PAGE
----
Effects of Working Memory Load and Speaker Reliability on Contrastive Inference and Quantifier Processing
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CitationStranahan, Elaine. 2018. Effects of Working Memory Load and Speaker Reliability on Contrastive Inference and Quantifier Processing. Doctoral dissertation, Harvard University, Graduate School of Arts & Sciences.
AbstractThis dissertation investigates the processing of two distinct linguistic phenomena: Quantifier interpretation and contrastive inference. Research has indicated that non-literal, or pragmatic interpretation, e.g., scalar implicature, is slower and more effortful than truth-conditional, or semantic, interpretation alone. Consequently, much research has been guided by the assumption that easy or fast processes are likely to be semantic in nature, whereas slow or effortful ones are likely to be pragmatic. In two eye-tracking experiments investigating the interpretation of scalar quantifiers and numerals, literal interpretation of "all" was impaired by verbal working memory load, violating the broad generalization that semantics is easy and pragmatics is hard. Exact interpretation of numerals was unaffected, suggesting numeral upper bounds are easy to compute. In two further experiments, contrastive inferences were easy to generate but difficult to suppress, a result not predicted by theories in which listeners generate such inferences by modeling speakers as rational agents. The effects of working memory load and speaker reliability on adjective interpretation confirmed instead the predictions of automatic egocentric processing. Taken together, these results challenge the division of linguistic processing into two homogeneous classes distinguishable by differences in cognitive implementation.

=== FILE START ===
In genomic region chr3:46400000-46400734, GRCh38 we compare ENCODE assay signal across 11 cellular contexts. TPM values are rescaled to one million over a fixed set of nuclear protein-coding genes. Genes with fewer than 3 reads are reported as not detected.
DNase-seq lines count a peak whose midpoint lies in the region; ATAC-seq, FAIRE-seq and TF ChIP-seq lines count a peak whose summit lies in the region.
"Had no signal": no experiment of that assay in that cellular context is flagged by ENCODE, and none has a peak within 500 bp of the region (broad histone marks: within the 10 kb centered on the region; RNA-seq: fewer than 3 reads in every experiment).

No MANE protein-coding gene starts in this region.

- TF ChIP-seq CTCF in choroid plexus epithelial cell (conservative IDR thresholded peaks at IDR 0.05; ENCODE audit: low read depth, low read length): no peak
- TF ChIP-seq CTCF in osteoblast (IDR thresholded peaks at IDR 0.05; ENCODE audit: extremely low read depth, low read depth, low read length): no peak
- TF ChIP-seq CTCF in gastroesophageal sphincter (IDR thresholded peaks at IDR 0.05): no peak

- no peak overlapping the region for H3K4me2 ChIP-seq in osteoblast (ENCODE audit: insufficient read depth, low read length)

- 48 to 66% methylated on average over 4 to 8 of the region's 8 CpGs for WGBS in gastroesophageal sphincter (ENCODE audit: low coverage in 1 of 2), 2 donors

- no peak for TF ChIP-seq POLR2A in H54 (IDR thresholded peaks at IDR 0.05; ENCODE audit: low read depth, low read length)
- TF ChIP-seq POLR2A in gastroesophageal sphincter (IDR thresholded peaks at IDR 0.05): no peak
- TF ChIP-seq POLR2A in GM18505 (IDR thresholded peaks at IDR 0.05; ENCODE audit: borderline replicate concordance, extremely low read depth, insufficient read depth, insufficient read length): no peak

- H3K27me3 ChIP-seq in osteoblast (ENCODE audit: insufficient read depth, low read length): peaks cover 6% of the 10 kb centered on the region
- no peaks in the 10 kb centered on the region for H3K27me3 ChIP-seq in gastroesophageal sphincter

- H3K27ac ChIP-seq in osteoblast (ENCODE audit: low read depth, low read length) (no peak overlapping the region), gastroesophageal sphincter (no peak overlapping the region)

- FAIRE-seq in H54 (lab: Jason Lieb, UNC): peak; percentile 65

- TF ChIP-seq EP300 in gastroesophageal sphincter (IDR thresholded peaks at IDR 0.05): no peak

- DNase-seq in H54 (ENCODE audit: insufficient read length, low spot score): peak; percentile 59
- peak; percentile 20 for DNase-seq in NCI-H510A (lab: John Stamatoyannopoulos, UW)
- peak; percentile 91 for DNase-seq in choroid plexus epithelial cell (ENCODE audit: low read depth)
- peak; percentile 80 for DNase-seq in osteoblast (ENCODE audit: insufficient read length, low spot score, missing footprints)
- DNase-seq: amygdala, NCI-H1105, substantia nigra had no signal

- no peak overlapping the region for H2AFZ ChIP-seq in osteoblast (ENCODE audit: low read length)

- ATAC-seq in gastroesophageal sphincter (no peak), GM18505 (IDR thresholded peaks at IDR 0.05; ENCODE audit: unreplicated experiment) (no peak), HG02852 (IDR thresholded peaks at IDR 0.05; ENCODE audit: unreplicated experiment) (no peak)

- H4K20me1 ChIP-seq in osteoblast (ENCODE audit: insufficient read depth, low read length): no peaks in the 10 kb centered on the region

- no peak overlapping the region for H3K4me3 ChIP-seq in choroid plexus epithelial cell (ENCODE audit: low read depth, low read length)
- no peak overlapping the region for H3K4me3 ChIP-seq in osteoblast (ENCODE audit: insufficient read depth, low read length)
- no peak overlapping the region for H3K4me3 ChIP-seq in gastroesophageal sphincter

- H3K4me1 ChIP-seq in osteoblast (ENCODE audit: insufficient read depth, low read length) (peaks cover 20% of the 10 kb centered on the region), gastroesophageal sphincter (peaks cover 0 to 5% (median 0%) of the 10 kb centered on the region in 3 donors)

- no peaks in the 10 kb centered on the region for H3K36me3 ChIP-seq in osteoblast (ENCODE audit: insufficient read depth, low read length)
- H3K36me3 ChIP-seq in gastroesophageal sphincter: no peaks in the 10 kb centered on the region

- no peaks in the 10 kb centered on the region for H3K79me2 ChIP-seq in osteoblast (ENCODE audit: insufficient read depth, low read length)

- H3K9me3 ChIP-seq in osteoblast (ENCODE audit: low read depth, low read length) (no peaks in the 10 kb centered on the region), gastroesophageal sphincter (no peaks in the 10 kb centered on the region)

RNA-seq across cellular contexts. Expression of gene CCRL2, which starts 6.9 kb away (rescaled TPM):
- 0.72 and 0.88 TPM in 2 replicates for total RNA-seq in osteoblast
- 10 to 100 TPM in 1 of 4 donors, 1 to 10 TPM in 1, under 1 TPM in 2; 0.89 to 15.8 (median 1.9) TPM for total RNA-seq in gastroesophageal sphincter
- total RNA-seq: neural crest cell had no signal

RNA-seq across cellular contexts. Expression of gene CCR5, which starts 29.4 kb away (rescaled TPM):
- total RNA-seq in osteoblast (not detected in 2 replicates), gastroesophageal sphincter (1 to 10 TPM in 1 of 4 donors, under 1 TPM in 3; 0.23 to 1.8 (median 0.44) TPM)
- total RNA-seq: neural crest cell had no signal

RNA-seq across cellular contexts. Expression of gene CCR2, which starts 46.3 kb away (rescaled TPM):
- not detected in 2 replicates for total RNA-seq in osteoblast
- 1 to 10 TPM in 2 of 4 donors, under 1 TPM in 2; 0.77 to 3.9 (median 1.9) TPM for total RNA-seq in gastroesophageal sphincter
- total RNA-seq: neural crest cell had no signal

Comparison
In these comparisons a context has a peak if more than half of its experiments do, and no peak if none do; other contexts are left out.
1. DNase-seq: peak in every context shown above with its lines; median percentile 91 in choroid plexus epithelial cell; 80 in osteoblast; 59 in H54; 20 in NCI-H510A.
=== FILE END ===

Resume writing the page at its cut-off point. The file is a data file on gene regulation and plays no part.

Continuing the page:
Citable link to this pagehttp://nrs.harvard.edu/urn-3:HUL.InstRepos:41128482
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